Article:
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No. 55, High Street

This was a most distinctive, three-storey property with an angled entrance on the corner of High Street and Norfolk Street. For over 150 years there was a pharmacy on the ground floor.

The property was owned for many years by the William Cleave Charity, until it was sold by the trustees to the Lynn Corporation in January 1929 for £3,500. The Corporation made the purchase with the intention of demolishing the building and setting it back to increase the width of High Street at this junction. The new building was opened in November 1930.


1836 – c1846 (Miss M. A. Daisley)

Listed here in White’s directory for 1836 was Miss M. A. Daisley, a straw hat maker (see No. 53). It is probable that parts of the premises were leased out to other businesses and that they were accommodated on the upper floors.


c1790 – 1817 (Gales & Dixon)

From 1790 or earlier, Thomas Gales, a druggist, and Thomas Dixon, a surgeon, ran a pharmacy in partnership under the title of Gales & Dixon in Lynn’s High Street. Although there is no certainty that there shop was at No. 55, there is every likelihood that it was here, at least for some of that period.

A testimonial for Mr. Spilsbury’s Drops from Thomas Gales was printed in the Norfolk Chronicle on 1st May, 1790 and repeated in later editions. Gales & Dixon advertised for an apprentice in the Bury & Norwich Post on 29th August, 1804, and a notice in the Norfolk Chronicle for 25th February, 1815, for another business, referred to their premises being prominently situated on High Street.

The following notice appeared in the Norfolk Chronicle on 1st February, 1817:-

‘NOTICE is hereby given, that the partnership between THOMAS GALES, Druggist, and THOMAS DIXON, Surgeon, of King’s Lynn, in the county of Norfolk, was DISSOLVED Jan. 1st, 1817 by mutual consent, and they take this opportunity of gratefully acknowledging the favours so long received, and solicit a continuance of them on behalf of their successors, Wm. BAYES, Surgeon, and JAMES BAYES, Druggist.

All persons having claims on the late Firm, are desired to send them in that they may be discharged, and all those who stand indebted to them, are requested to pay the same immediately, to themselves or to Wm. and James Bayes, who are authorised to receive them. THOMAS GALES. THOMAS DIXON.’


c1817 – c1847 (W. & J. Bayes)

Below the notice of the dissolution of the Gales & Dixon partnership, W. & J. Bayes placed the following notice:-

W. & J. BAYES, having entered upon the above concern, respectfully solicit a continuance of those favours so long conferred by the public on their Predecessors, which they hope by strictest assiduity and attention to merit.

Lynn, Jan 1st. 1817.’

Wm. & Jas. Bayes were listed in Pigot’s directory for 1822 (no address), and White’s for 1836 has W. & J. Bayes, chemists and druggists, at this address. Kelly’s directory for 1846 lists William F. Bayes, a chemist and druggist at No. 55, and he is also listed for the Bible Depository. The Bayes family has not been traced in the censuses, apart from Francis (b. c1801 in Norfolk), who is recorded as the chemist here in 1841. Francis Bayes died in 1847.

James Kirbell Bayes was born in about 1792 in Norfolk. His parents were William Bayes and Mary Kirbell. He married Cordelia Williams in Lynn on 14th January, 1820, and died in Tottenham, Middlesex on 30th December, 1842. In 1861, Cordelia was living in Stamford Hill, Hackney, with four children, all born in Lynn:-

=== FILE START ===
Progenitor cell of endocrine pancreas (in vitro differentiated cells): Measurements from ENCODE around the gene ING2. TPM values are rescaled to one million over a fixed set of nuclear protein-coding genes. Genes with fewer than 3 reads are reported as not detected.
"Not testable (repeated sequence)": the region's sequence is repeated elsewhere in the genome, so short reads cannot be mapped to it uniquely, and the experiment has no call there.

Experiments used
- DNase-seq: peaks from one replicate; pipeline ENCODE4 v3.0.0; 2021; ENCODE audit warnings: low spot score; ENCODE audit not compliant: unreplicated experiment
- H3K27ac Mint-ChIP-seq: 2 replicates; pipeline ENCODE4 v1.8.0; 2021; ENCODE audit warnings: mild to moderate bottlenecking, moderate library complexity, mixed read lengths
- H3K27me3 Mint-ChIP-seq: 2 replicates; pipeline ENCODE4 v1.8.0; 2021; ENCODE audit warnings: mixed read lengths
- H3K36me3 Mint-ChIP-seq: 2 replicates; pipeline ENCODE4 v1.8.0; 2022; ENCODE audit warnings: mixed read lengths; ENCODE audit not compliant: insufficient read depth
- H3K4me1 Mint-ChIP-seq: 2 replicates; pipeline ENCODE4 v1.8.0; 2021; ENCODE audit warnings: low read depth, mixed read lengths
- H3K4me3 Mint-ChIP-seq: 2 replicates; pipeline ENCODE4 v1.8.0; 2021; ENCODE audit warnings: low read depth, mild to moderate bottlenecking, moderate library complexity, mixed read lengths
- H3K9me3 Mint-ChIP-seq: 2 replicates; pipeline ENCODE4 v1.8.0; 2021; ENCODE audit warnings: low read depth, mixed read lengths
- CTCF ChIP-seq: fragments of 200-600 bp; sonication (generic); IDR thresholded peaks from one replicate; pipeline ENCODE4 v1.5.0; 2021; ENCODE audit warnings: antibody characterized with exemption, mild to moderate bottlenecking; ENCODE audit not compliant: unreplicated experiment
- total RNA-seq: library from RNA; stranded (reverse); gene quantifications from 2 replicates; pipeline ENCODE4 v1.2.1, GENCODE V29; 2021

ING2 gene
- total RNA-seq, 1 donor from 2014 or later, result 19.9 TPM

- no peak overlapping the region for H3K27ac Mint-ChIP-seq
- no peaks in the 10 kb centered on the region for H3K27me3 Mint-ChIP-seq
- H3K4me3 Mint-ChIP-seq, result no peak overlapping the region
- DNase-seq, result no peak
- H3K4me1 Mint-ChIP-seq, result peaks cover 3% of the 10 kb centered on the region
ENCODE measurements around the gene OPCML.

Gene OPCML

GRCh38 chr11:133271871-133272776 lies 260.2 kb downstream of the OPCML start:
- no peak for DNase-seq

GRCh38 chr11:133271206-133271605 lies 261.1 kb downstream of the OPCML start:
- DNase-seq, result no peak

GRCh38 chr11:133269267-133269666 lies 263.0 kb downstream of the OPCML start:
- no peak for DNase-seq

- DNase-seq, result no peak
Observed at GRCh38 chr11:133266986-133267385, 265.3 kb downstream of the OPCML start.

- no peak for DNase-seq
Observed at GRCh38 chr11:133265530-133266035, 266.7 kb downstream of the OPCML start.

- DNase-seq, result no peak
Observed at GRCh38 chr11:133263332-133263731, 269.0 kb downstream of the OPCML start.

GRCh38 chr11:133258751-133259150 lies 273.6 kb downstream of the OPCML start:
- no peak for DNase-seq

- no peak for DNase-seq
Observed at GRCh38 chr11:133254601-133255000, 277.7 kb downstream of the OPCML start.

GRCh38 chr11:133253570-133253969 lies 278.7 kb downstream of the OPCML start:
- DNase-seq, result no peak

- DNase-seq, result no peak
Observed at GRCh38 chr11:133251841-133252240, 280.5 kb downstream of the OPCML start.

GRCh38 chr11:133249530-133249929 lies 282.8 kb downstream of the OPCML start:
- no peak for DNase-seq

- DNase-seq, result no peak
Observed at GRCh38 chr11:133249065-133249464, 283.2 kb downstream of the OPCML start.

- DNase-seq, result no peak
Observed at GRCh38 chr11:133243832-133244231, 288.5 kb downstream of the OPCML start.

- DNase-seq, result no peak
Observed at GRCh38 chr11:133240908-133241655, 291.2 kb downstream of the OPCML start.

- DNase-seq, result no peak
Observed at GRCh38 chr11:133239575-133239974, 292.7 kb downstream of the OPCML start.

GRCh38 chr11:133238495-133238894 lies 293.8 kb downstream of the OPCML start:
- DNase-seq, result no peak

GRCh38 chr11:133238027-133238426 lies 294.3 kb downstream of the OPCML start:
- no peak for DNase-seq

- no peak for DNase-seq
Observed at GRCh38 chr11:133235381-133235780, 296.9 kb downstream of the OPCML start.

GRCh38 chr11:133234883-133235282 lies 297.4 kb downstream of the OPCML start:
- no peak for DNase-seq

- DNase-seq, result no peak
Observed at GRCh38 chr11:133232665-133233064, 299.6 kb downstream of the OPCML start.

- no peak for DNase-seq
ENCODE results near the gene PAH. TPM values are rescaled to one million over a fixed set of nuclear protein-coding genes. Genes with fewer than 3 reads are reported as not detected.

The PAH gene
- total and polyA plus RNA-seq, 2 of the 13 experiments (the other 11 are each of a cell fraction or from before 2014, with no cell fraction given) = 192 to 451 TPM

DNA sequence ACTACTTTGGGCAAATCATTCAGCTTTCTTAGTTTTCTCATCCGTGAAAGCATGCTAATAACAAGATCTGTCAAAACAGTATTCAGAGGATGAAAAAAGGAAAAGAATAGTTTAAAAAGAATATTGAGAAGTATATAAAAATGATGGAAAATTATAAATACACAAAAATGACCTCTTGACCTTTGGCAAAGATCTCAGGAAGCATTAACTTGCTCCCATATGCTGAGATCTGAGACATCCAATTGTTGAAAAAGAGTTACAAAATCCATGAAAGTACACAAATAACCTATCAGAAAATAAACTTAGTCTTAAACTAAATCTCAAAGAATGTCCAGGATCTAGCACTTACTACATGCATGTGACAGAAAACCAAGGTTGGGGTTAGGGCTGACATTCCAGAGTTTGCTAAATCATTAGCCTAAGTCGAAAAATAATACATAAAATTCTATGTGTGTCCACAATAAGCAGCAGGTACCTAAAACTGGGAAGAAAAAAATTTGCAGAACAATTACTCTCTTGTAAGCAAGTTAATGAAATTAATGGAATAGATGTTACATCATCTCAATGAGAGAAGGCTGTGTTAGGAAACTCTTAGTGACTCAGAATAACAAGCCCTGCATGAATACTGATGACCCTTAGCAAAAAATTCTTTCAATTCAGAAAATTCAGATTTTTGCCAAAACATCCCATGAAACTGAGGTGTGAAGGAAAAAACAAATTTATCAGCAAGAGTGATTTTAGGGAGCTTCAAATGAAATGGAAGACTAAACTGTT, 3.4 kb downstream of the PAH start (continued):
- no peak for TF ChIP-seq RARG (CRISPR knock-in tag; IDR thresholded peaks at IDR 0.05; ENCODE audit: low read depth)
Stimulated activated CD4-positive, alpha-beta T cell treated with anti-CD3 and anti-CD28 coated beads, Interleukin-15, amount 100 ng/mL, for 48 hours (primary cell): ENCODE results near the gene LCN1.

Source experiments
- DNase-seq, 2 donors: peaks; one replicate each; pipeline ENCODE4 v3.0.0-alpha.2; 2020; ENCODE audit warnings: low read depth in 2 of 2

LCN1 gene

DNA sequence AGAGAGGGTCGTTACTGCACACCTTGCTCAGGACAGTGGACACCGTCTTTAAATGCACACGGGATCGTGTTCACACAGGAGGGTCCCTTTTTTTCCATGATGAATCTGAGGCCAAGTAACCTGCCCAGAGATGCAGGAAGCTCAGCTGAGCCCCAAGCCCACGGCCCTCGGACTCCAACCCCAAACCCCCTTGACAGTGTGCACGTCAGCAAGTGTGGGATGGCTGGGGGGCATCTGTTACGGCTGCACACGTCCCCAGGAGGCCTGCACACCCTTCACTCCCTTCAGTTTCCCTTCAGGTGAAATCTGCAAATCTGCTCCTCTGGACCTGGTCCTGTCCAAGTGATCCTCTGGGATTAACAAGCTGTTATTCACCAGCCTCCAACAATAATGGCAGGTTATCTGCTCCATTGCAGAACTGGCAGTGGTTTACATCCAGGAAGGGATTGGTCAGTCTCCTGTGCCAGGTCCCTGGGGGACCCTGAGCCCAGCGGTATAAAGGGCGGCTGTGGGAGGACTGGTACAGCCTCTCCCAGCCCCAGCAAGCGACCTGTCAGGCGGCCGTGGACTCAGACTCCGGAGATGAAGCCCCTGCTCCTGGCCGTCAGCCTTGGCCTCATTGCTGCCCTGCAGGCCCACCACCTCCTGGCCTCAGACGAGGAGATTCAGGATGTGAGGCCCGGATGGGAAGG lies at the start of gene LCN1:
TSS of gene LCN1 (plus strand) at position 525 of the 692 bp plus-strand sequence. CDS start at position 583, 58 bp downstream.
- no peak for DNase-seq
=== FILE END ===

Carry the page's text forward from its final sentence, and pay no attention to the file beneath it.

1) Emily (b. c1825). 2) Katherine (b. c1827). 3) Elizabeth (b. c1829). 4) Thomas W. – and engineer – (b. c1833).

Cordelia Bayes died in 1865 in Hackney.


c1847 – c1863 (Bayes & Allen)

In 1841, Francis Bayes had a young 15-year-old apprentice working for him, Henry Wake Allen, born in Glemham, Suffolk in about 1826. It would appear that Henry Allen succeeded Francis after the latter’s death in 1847, adopting the name of Bayes & Allen to indicate continuity with the business established by his predecessors.

Henry Allen was a man with two strings to his bow, for besides being a chemist, he also ran a farm. His father, Richard Allen was a farmer before him but it was through his wife that he returned to farming. On 2nd June, 1852, Henry married Elizabeth Stockdale (née Carter) (b. c1825 in St. Germans), whose husband John (b. c1816) had been running Golden Ball Farm at South Lynn prior to his death in 1848. Henry moved into Golden Ball Farm with Elizabeth and her five children:-

1) Helen (b. c1842). 2) Mary Ann (b. 1843). 3) Olga Louisa (b. 1846 – m. Cottingham Willis – d. 12/10/1922, aged 76). 4) John Christopher (b. 1847/8). 5) Eve (b. c1851).

Henry and Elizabeth Allen had three children:-

1) Elizabeth Mary (b.1852/3 – d. 07/06/1862, aged nine). 2. Jane (b.1857/8) 3. Harry (b.1859).

In 1851, Henry Allen is recorded as employing one chemist, Cottingham Willis (b. c1832 in Cretingham, Suffolk) and two apprentices, John B. Wells (b. c1833 in Wymondham), and Joseph J. Cottingham (b. c1833 in Henstead, Suffolk).

John Wells and his elder brother, William Thomas (b. c1835 in Wymondham), both worked as assistants to Henry Allen. John appears to have died between 1851 and 1861. William, it would seem, became an apprentice to Henry Allen for a very brief period but died on 31st August, 1865, aged 29, of consumption (tuberculosis). In 1861, William was living on the premises with two other apprentice chemists, William Swift (b. c1838 in Hareby, Derbyshire), and John R. Gore (b. c1841 in Tasburgh, Norfolk).

In 1861, Henry and Elizabeth Allen were at Golden Ball Farm, with three of Elizabeth’s children from her first marriage, and their three, Elizabeth, Jane and Harry. Henry was farming 70 acres and employed seven men and a boy. Their daughter Elizabeth died the following year, aged nine.


c1863 – 1865 (Allen & Wells) (William Thomas Wells)

Harrod’s Directory for 1863 lists the partnership as ‘Allen and Wells, wholesale and retail chemists and druggists, 55, High Street.’ William Thomas Wells was a partner in the business until 7th June, 1865, when it was dissolved by mutual agreement. William Wells may have been seriously ill at the time because he died of tuberculosis on 31st August that year.

William’s parents were veterinary surgeon John Burton Wells (b. 23/07/1805 – d. 1841, aged 36) and Ruth Bayes (b. c1799). They both came from the Wymondham area of south Norfolk and were married at Kimberley church on 30/12/1829. John and Ruth Wells had six children:-